What are Genograms?
Genograms are diagnostic tools which therapist’s utilize to create a multidimensional illustration of family relationship patterns (Galvin, 2015; Metcalf, 2011). They help the therapist understand relationship patterns and the underlying history of presenting problems. While similar to family trees in many respects since they both provide a visual depiction of family relationships. What makes genograms unique, are they also depict the nature and quality of family relationship patterns across time (Galvin, 2015a).
How would you use a Genogram?
Gavin, (2015a) states that the Genogram is intended to reflect an individual’s point-of-view of a family’s psychosocial history at a specific point in time. Therapists often utilize several sessions to explore each family member’s understanding of the family’s relationship history (Galvin, 2015a). It would be interesting to compare and analyze these results from all family members in order to uncover varied beliefs and perceptions of family roles and communication patterns. The process of creating a series of genograms can provide an opportunity to discuss family history in detail. This could facilitate an exploration of disagreements in order to multiple sides of an issue from a historical perspective. While my sister and I have never undergone a genogram like this our perspectives of the family are very different. I have personally found a synthesis of these divergent viewpoints very illuminating.
Issues Addressed in a Genogram?
Symbols utilized to create a genogram depict the marital status of couple relationships as well as any children created from the union (whether living or deceased) (Galvin, 2015c). Unlike the family tree, genograms also depict other qualities such as the degree of closeness, hostility, and abuse histories, and relationship triangles (Galvin, 2015c).
Taking time to analyze these results in detail also provides an array of more in-depth information according to Galvin, (2015b). For example, a close examination of dates shed light on the family’s response to key events. Cultural beliefs, as well as trends and patterns regarding boundaries and family structure also exist upon close examination of results (Galvin, 2015b). Finally, comparing results between family members can expose family secrets (Galvin, 2015b).
A Look @ My Own Familial Genogram
While this project was definitely a challenge technologically, it was also educational. I’m fairly happy with the outcome, although I noticed one minor mistake. I forgot to put the male parent on the left (Metcalf, 2011, p14). While I wasn’t able to make these changes to the attached photos, a corrected version of my genogram was emailed to the instructor with a registration key for viewing.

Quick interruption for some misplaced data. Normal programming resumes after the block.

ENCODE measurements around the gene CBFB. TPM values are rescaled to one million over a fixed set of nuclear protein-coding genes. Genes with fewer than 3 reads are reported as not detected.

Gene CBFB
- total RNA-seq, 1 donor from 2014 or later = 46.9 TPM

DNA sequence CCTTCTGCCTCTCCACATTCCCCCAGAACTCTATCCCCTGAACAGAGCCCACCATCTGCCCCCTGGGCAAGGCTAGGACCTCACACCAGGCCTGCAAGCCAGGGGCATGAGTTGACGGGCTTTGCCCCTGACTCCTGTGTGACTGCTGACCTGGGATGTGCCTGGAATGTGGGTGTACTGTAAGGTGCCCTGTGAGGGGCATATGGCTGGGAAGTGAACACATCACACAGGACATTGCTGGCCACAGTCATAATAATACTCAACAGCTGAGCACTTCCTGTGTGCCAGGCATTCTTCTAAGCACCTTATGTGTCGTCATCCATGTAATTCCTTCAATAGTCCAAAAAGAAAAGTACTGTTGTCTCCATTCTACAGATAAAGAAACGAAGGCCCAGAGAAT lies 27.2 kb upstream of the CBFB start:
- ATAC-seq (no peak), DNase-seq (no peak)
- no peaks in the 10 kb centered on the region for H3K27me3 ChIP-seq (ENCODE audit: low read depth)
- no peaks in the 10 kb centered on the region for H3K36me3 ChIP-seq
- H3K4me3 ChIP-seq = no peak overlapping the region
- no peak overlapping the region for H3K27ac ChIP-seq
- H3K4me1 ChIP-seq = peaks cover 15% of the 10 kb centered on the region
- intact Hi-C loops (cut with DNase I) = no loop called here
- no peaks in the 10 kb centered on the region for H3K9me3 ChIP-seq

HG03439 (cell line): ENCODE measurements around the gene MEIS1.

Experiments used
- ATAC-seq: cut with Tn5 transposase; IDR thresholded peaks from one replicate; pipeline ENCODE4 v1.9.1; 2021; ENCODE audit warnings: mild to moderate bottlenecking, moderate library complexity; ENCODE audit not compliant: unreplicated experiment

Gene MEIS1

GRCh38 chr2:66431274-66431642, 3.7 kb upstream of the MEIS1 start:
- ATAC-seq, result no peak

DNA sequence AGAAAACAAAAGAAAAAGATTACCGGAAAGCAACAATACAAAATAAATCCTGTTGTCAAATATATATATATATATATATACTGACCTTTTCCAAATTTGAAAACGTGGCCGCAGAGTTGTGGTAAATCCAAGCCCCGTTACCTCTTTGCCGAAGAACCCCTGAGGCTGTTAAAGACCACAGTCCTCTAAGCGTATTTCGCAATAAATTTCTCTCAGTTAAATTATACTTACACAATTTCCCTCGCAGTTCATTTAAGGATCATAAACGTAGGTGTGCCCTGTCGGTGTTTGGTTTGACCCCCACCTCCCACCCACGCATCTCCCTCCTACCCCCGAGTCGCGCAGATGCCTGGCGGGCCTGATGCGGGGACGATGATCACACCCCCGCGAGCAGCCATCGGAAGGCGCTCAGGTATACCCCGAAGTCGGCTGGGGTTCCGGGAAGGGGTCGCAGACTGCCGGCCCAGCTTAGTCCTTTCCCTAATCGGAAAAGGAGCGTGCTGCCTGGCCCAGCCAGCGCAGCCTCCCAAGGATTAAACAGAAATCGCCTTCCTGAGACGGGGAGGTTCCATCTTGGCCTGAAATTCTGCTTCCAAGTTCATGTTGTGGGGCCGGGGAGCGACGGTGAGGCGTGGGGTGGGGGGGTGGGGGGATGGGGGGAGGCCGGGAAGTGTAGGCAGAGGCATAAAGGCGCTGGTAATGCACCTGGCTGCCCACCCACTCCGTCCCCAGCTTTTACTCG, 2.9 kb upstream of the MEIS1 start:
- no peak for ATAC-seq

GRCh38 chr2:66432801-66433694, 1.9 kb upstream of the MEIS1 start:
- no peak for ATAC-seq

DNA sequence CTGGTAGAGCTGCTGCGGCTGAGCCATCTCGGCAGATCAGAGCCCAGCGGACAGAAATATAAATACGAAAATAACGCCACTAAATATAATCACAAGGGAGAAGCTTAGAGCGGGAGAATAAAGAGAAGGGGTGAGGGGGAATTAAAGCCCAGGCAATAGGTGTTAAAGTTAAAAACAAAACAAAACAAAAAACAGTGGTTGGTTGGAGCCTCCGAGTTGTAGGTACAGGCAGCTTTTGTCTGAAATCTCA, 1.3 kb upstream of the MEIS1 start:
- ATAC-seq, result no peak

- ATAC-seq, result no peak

Sources of Information
My primary sources of information were my parents and sister. My grandparents are all deceased, and my mother’s family lives in the Philippines. Due time-zone differences, calling them wasn’t possible. I am also not very close to my father’s family and have not decided to contact them for this assignment. My husband’s portion of the family tree, was from his own memory. He isn’t very close to siblings and his parents are both deceased.
While I was unsure of whether or not it was necessary to include my husband’s family tree, I decided to do so, only because his family background differs so greatly from mine. It provided an opportunity to understand the ripple effect of family history on development and growth (Metcalf, 2011). In addition to a history of abuse and addiction, there are quite a few divorces throughout my husband’s family tree. In contrast, my family background included no history abuse or drug addiction or abuse. However, a huge cultural gap between my paternal and maternal relatives was quite problematic for me. I attribute this cultural gap to an misunderstanding between my maternal grandmother and mom. Additionally, this factor can explain in part why I was never close to my maternal cousins. I discuss this further below:
Genogram for My Maternal Side
Acquiring information for my mother’s family was especially challenging because much of the information we require predates World War 2. Few records are still existing from this time period due to widespread loss resulting from the war. The time zone differential also made contacting my mother’s family problematic. Several key insights can be noted when viewing this side of family tree.
My mother is closer to her maternal sister: My mother says she rarely had an opportunity to meet her father’s family. However, after World War 2, her four aunts and uncles lived nearby and she grew to know her mother’s extended family well. Without asking my grandparents, it is impossible to know the reason for this.
My mother has a distant relationship to her sister: My mom and her sister both came to the United States in the 1960’s in order to complete medical school. While it was never their intention to stay here, they ended up marrying and settling down in the States. Despite the fact they live in the same country, they rarely speak. While they deny animosity, I am uncertain as to the reason for this. My mother is unwilling to elaborate.